"With this idea, he set himself to watch, more closely than ever he had done before, for the savages to land, and during more than a year and a half he went nearly every day to his lookout-place, and swept the sea with his telescope, in the hope of seeing canoes coming. But none came, and Robinson was getting terribly tired of the constant watch. Still he did not give up, for he knew that sooner or later the savages would land again.

Yet many months passed, and still they did not come, till one morning, very early, almost to his surprise, he saw no fewer than five canoes hauled up on the shore on his own side of the island. The savages who had come in them were nowhere to be seen. Now, he knew that always from four to six men came in each canoe, which meant that at least twenty, and perhaps as many as thirty men had landed.

This was a greater number than he cared to face, so he kept inside his castle, in great doubt what to do, but ready to fight, in case they should attack him.

When he had waited a long time and still could hear nothing of the savages, he climbed up his ladder and got to the top of the rock, taking great care not to show himself against the skyline. Looking through his glass, he saw that there were at least thirty savages, dancing wildly round a fire.

As he looked, some of the men left the others, and going over to the canoes dragged from them two prisoners. One of these almost at once fell forward on his face, knocked down from behind, as it seemed to Robinson, with a wooden club, and two or three of the cannibals at once cut him open to be ready for cooking, whilst for a moment or two they left the other prisoner standing by himself.

Seeing a chance of escape, the man made a dash for his life, running with tremendous speed along the sands straight for that part of the beach near Robinson's castle.

Now this alarmed Robinson very much, for it seemed to him that the whole of the savages started after the prisoner. He could not help thinking it likely that, as in his dream, this man would take shelter in the thicket round the castle, in which case Robinson was likely soon to have more fighting than he would relish, for the whole body of the cannibals would be on him at once.

As he watched the poor man racing for life, however, he was relieved to see that he ran much faster than his pursuers, of whom only three continued to run after him. If he could hold out for another mile or two there was little doubt that he would escape. Between the castle and the runners was the creek up which Robinson used to run his rafts from the wreck, and when the escaped prisoner came to that, he plunged in, and though the tide was full, with less than thirty powerful strokes he reached the other side, and with long easy strides continued his run. Of the men in pursuit, two also plunged in and swam through, but less quickly than the man escaping, being more blown with running, because of what they had eaten before starting. The third man stopped altogether, and went back the way he came.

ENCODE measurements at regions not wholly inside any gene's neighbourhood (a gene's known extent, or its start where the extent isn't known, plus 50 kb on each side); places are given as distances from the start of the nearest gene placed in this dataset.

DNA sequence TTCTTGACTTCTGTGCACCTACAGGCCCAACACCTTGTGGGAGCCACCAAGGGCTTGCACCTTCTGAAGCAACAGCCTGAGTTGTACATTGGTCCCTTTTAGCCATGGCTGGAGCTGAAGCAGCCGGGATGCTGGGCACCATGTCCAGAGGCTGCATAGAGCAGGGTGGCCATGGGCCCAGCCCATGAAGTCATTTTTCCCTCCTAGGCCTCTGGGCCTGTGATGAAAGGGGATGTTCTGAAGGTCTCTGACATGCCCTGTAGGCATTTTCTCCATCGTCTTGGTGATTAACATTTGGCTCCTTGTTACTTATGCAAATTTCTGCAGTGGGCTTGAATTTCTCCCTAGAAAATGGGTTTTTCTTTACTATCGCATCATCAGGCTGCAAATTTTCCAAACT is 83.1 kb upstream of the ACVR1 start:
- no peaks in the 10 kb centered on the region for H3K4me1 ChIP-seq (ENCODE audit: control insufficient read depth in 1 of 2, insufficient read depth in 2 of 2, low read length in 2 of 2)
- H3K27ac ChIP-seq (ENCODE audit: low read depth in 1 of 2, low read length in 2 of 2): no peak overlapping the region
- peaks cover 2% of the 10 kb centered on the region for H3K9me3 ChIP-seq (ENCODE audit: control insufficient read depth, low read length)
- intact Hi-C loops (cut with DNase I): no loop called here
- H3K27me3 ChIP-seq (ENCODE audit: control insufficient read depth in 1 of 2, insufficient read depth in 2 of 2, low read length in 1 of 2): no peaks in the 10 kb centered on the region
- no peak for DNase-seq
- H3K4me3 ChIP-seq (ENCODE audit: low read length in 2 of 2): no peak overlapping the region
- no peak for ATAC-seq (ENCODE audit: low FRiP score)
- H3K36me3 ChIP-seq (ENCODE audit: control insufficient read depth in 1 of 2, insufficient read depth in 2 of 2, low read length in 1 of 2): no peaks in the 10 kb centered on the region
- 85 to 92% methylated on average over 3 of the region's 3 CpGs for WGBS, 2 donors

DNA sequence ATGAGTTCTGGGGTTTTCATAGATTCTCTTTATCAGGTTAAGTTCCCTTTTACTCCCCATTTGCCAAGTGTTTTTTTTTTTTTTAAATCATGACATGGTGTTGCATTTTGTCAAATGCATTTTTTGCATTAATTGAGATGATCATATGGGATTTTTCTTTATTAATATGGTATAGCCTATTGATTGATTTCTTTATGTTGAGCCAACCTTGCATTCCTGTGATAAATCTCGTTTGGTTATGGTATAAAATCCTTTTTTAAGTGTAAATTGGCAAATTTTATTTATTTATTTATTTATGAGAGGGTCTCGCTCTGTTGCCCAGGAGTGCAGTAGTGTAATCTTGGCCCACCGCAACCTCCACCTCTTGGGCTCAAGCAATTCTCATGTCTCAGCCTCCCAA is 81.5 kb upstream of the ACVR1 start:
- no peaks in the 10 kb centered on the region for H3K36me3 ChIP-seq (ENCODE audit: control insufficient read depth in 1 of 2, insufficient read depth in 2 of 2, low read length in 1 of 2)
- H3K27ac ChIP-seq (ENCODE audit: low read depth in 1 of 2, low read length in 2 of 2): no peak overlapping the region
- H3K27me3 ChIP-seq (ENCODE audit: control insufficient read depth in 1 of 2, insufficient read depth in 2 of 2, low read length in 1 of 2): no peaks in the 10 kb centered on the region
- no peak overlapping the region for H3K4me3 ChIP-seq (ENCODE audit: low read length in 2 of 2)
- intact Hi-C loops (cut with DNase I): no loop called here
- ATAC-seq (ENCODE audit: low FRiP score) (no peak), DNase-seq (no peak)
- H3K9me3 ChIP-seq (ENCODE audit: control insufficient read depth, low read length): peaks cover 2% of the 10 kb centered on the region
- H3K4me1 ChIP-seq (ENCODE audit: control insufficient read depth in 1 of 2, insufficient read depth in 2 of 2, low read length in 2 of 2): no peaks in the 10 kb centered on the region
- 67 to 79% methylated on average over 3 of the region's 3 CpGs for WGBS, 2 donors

Seeing the turn things were taking, it seemed to Robinson that now had come his chance to get a servant, and he resolved to try to save the life of the man who was fleeing from the cannibals. At once he hurried down the ladder, snatched up his two guns, and running as fast as he could, got between the man and his pursuers, calling out to him at the same time to stop. The man looked back, and the sight of Robinson seemed to frighten him at first as much as did the men who were trying to catch him. But Robinson again spoke, and signed to him with his hand to come back, and in the meantime went slowly towards the other men, who were now coming near. Then, rushing at the foremost, he knocked him senseless with the butt of his gun, for it seemed to him safer not to fire, lest the noise should bring the other cannibals around.

The second man, seeing his comrade fall, hesitated, and stopped, but Robinson saw when nearer to him that the savage had in his hands a bow and arrow with which he was just about to shoot. There was then no choice but to fire first, which Robinson did, killing the man on the spot.

Crusoe and Friday


Thereupon the man who had been chased by the others was so terrified by the flash and noise of the gun, and at seeing his enemy fall dead, that he stood stock still, trembling, and it was with great difficulty that Robinson coaxed him to come near. This at last he did, stopping every few paces and kneeling down. At length, coming close to Robinson, he again knelt, kissed the ground, and taking hold of Robinson's foot, set it on his head as it rested on the sand.

Whilst this was going on, Robinson noticed that the savage whom he had knocked down had begun to move, and to come to his senses. To this he drew the attention of the man whom he had rescued, who said some words that Robinson could not understand, but which sounded pleasant to an ear that had heard no voice but his own for more than twenty-five years. Next he made a motion with his hand, as if asking for the cutlass that hung at Robinson's belt, and when the weapon was given to him he ran at his enemy, and with one clean blow cut off his head. Then, laughing, he brought the head, and laid it with the cutlass at Robinson's feet.

But what caused most wonder to the man was how the savage whom Robinson shot had been killed at so great a distance, and he went to look at the body, turning it over and over, and looking long at the wound in the breast that the bullet had made, evidently much puzzled.

Robinson then turned to go away, beckoning to the savage to follow, but the man made signs that he would bury the two bodies in the sand, so that the others might not find them if they followed. With his hands he soon scraped holes deep enough to cover the bodies, and in less than a quarter of an hour there was hardly a trace left of what had happened.

Calling him away, Robinson now took him, not to his castle, but to the cave, where he gave him food and water; and then he made signs for him to lie down and rest, pointing to a bundle of rice straw.

Soon the man was sound asleep. He was, Robinson thought, a handsome and well-made man; the muscles of his arms and back and legs showed great strength, and all his limbs were beautifully formed. As near as Robinson could guess, he was about twenty-six years of age, with a good and manly face, and long black hair. His nose and lips were like those of a European, and his teeth were white and even. In colour he was not black, but of a sort of rich chocolate brown, the skin shining with health, and pleasant to look upon.